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Wings Over South Texas Airshow wows fans, honors vets

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Lt. Lance Benson brings the Left Wing number 3 into position after flying into NAS Kingsville on Thursday, April 7.
Lt. Lance Benson brings the Left Wing number 3 into position after flying into NAS Kingsville on Thursday, April 7.

    The excitement was barely contained as the crowds watched the sky above their heads. The Blue Angels performed each stunt flawlessly to the cheers and applause of the crowd at Naval Air Station Kingsville. Children could be seen pointing in the air trying to spot where the jets would be coming from next as the announcer described each maneuver over the PA system.

    The 2016 Wings Over South Texas Air Show was held Saturday, April 9 and Sunday, April 10 at NAS Kingsville and was free to the public with a meet and greet for the public on Friday, April 8 at the J.K. Northway Coliseum at Dick Kleberg Park. This year’s air show was dedicated to Vietnam Veterans as a way to show them the appreciation that they deserve.

    The highlight of the airshow is the U.S. Navy Blue Angels squadron. Pilots go through rigorous training in order to fly in the Blue Angels. According to pilot Lt. Lance Benson, flight school for active duty pilots typically lasts from two to three years and the Navy only selects pilots for the Blue Angels after they have had at least a three year sea tour as a pilot on a base or carrier. The rotation is a sea tour followed by a show tour that also lasts for three years. “The first year, I was rushed into job shadowing at the end of the year. It’s very rewarding,” said Benson. “Right now I’m the Left Wing, but I’d like to work my way up to the Slot position.” The four positions are lead, right and left wings, and slot. The pilot in the slot is responsible for the making sure that all maneuvers are done safely and that the pilots are properly trained. Benson noted that the pilots would not be able to do their jobs were it not for the efforts of the maintainers who go over each and every plane making sure they are in peak condition. “We have a crew of 100 maintainers that make sure that everyone is 100 percent safe,” said Benson, “We don’t even have to check the jets when we get in because of the great job that they do.”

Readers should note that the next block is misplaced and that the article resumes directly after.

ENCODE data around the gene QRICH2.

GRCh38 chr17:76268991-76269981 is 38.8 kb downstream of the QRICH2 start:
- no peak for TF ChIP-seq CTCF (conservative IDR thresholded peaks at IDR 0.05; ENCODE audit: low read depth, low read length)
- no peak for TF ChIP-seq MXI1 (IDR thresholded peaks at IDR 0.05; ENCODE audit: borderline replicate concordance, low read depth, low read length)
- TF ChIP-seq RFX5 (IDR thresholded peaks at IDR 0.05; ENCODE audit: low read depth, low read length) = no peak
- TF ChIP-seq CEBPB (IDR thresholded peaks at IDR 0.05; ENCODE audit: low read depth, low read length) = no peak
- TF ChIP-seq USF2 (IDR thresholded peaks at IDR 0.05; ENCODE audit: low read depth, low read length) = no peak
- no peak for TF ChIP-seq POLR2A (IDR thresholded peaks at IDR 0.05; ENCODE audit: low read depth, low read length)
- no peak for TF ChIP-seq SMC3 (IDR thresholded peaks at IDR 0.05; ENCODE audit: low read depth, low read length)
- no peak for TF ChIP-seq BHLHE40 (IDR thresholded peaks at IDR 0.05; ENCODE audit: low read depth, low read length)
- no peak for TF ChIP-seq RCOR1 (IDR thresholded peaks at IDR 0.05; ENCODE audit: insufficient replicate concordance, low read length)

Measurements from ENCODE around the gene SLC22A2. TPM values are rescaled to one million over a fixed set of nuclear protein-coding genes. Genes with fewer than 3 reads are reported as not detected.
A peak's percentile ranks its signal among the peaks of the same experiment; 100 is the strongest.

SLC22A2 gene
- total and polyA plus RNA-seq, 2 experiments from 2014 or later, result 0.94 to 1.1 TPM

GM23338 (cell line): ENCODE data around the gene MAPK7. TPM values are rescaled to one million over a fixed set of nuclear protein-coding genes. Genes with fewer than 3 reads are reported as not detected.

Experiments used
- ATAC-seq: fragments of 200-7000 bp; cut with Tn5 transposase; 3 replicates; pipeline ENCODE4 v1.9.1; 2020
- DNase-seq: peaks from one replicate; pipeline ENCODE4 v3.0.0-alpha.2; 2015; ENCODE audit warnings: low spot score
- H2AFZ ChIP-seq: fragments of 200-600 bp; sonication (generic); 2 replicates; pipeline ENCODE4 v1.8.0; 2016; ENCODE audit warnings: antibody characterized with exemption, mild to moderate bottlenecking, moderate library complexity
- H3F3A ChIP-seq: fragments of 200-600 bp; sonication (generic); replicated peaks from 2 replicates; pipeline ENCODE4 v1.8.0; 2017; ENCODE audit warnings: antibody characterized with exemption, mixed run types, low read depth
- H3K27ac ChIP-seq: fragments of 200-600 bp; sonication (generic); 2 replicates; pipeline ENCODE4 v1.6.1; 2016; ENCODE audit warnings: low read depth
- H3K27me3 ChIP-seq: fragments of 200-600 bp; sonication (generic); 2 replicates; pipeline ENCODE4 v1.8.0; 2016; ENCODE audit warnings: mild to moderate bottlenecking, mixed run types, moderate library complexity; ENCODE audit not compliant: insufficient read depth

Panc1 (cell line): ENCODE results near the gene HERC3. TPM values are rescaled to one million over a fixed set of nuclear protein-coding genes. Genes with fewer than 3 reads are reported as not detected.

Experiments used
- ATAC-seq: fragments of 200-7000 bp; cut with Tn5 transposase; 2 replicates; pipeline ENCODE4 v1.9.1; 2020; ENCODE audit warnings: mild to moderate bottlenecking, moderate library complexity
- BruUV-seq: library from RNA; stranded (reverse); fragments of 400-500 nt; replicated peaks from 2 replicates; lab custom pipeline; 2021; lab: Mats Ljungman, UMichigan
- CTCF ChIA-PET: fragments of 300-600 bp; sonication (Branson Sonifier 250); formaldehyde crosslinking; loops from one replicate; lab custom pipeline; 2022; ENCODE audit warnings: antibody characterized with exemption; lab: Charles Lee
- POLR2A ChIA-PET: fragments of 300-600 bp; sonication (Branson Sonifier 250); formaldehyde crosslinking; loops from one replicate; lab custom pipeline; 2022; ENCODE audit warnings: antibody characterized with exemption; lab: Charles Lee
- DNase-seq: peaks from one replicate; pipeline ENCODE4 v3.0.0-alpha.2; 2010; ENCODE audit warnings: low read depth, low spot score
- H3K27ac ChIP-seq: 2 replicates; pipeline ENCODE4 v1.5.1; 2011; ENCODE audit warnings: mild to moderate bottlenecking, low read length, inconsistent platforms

AME1 Andy Teague is one of the maintainers entrusted with the responsibility of servicing the F/A-18C Hornet jets that make up the Blue Angels squadron. “I work in the Life Support center, making sure that all systems that keep the pilot safe are all working properly,” said Teague. The pilots put all of their trust into the maintainers to make sure every flight goes well. “Being a part of the Blue Angels is a dream come true, I jumped on it the first chance that I had. I plan on staying in the Navy for at least 20 years if I’m allowed” said Teague, “This is the best decision that I’ve ever made.”

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